Threats to ICCAs and community responses - ICCA Consortium

Threats to ICCAs and community responses - ICCA Consortium

Threats to ICCAs and community responses— facilitating grassroots analyses and the development of a picture story of the Ayoreo Indigenous Territory i...

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Threats to ICCAs and community responses— facilitating grassroots analyses and the development of a picture story of the Ayoreo Indigenous Territory in the Paraguayan Chaco Synthetic written report a. Executive summary This photo story shows what the Ayoreo people, organized in the UNAP (Union of Native Ayoreo People of Paraguay), are doing to recover their land and dignity, which are, as they say, the essential elements of Eami, their territory. The efforts of the Ayoreo People to maintain the environmental and natural attributes of their traditional territory are similar to the efforts by numerous other Indigenous Peoples around the world who are aiming to conserve their indigenous territories as ICCAs. In the case of the Ayoreo of Paraguay, they pretend to conserve the whole of their traditional territory, as there are still members of their People living in the bush in voluntary isolation. The Ayoreo who now live in settlements and in contact with the involving western society, organized in the National Union of Ayoreo People (UNAP) of Paraguay, render all the efforts possible to them to achieve this goal. These efforts encompass advocacy, legal and scientific research, environmental monitoring, biodiversity conservation and monitoring of the movements of the uncontacted Ayoreo, this later, to avoid dangerous interactions between the involving society and the uncontacted Ayoreo people.

b. Background about the context and the community The Ayoreo People are the last people south from the Amazon Basin who still have members living in voluntary isolation. They conform a brave warrior people who remained free from colonial exploitation for many centuries. They live in the remaining dense semiarid bush and forests in the north of the Chaco. The traditional Ayoreo Territory covers some 300,000 Km2 between Paraguay and Bolivia and it is known to them as Eami (the bush, the planet). The Ayoreo People used to live unperturbed in this bushes and forests until the 1930s, although, efforts to forcefully settle them started already in the seventeenth century. Most of them were finally forced out of their territory in a process starting in the 1930’s and, through massive efforts by missionaries from Mennonite and Evangelists religious sects and the Paraguayan Government, were forced to live in confined settlements. Most of the Ayoreo people were taken out of the bush and forests of their ancestral territory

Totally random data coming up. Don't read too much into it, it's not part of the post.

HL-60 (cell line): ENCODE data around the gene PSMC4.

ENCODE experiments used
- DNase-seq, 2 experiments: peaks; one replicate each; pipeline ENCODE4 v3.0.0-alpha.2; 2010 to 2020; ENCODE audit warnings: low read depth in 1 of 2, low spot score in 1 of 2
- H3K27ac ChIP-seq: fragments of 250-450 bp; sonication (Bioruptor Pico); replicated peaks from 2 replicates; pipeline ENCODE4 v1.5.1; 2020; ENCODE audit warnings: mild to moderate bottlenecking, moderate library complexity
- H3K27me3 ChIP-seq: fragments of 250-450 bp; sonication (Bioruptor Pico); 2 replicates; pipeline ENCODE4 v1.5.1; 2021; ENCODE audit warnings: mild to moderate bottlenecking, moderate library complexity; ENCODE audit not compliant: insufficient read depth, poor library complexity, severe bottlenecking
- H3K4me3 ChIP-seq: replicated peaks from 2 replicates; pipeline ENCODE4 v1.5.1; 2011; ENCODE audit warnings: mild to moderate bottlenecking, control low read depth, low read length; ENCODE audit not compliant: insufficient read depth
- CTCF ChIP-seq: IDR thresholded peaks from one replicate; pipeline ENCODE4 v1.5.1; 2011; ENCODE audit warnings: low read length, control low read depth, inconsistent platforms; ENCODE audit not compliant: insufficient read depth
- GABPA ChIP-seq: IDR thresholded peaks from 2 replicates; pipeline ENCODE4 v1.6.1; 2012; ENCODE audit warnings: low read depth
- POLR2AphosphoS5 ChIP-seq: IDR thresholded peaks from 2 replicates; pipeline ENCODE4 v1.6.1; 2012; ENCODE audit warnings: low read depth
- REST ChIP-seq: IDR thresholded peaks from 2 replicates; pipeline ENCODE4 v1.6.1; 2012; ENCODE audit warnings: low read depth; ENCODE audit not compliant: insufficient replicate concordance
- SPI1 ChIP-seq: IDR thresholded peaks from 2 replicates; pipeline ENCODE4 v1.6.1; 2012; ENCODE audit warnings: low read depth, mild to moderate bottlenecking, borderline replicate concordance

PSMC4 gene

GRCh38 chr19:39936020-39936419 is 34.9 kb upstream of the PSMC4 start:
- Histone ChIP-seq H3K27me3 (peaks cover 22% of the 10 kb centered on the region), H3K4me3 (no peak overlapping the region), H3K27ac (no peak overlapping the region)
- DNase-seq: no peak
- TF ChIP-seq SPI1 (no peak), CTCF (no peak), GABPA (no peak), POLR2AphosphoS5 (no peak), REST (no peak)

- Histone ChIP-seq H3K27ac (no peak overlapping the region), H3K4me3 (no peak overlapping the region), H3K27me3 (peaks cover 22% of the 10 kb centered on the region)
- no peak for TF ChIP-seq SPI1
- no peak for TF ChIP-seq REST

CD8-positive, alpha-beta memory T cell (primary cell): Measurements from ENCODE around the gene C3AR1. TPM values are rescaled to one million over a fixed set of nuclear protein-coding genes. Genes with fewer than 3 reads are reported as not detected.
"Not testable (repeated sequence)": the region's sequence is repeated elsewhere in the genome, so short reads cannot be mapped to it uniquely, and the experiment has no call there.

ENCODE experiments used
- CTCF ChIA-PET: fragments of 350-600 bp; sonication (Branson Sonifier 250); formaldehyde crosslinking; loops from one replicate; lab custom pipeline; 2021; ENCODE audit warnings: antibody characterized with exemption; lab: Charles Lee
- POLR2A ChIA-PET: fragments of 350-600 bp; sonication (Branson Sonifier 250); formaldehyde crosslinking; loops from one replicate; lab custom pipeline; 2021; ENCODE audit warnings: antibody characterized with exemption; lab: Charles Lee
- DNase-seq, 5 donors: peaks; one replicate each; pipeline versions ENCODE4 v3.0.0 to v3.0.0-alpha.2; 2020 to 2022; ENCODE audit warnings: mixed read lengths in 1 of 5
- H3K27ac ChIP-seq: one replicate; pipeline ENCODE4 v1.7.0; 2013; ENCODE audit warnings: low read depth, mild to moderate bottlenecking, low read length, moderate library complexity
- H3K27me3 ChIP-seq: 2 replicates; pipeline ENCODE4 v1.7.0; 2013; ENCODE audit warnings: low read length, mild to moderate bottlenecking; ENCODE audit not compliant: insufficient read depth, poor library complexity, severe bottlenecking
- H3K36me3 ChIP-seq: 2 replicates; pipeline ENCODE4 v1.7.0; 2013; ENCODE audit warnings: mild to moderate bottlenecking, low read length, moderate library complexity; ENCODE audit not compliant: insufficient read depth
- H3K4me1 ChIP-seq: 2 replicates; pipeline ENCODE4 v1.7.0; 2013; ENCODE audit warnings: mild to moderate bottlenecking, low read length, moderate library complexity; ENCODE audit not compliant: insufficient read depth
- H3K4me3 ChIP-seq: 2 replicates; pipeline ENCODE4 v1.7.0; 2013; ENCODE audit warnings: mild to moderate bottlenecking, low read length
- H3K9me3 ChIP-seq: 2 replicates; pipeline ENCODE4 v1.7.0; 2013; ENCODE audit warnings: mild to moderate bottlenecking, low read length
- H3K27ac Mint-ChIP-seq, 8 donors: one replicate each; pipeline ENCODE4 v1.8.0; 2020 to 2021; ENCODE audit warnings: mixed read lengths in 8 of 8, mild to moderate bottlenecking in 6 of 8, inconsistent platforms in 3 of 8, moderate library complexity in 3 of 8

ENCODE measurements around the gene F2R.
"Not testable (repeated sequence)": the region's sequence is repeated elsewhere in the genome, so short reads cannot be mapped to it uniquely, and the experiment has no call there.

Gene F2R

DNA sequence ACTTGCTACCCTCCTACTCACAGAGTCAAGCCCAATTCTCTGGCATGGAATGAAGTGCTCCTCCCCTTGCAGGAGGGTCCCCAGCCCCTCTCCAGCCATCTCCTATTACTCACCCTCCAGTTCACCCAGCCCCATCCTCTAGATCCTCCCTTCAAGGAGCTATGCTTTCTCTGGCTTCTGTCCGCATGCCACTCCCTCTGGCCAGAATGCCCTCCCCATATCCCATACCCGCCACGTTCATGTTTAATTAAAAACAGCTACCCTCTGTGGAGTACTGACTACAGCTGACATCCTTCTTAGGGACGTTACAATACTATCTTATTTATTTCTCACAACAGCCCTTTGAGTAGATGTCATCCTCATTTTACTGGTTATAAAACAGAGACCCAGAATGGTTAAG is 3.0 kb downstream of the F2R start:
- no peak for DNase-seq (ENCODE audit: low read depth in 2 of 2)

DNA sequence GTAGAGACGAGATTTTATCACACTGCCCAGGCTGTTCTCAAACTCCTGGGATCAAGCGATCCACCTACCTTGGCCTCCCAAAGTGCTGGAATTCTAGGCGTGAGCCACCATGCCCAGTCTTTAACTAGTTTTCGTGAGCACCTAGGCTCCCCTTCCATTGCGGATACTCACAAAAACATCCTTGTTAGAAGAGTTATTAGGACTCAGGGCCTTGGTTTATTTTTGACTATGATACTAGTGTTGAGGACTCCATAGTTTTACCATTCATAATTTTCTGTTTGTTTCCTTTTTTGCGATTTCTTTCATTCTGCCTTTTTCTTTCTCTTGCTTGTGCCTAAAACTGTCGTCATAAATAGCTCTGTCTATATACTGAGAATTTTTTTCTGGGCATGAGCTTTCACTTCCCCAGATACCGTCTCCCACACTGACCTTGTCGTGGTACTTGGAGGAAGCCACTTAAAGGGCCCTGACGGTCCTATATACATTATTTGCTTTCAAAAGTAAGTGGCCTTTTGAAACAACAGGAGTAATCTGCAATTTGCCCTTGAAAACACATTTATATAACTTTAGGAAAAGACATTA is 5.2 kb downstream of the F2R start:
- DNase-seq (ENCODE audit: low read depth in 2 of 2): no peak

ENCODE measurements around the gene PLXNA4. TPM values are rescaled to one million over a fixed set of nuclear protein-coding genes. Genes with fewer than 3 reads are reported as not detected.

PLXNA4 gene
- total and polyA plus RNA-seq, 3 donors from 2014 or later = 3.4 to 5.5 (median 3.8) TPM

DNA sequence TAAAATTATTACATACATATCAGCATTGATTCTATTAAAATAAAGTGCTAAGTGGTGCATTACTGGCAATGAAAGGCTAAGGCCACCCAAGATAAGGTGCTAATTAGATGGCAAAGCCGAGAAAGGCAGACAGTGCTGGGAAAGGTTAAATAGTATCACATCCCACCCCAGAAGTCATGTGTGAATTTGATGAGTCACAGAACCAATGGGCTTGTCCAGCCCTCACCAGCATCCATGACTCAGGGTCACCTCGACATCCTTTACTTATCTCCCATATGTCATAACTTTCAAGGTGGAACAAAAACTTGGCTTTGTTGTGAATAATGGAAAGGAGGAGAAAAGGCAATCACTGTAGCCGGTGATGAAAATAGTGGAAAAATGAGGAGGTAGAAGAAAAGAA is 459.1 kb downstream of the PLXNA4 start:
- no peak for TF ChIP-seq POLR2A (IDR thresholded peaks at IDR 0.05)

and were established in the 19 settlements shown below. The way of living they practice now is completely estrange to them, as they are culturally nomadic hunter-gatherers and not sedentary. They master the resources offered by nature for their wellbeing, but, nowadays, the access to those resources is drastically impaired by the privatization of virtually all of their land. During the last two decades the Ayoreo started recovering their notion of territoriality and started organizing themselves in people’s organizations. Particularly, the National Union of Ayoreo People (UNAP) of Paraguay, is the most important and active institution working to recover the territorial, cultural and human rights of this People. The maintenance of the environmental quality in their territory is one of the key objectives of the Ayoreo, as they do not deem living worthwhile in a degraded Earth.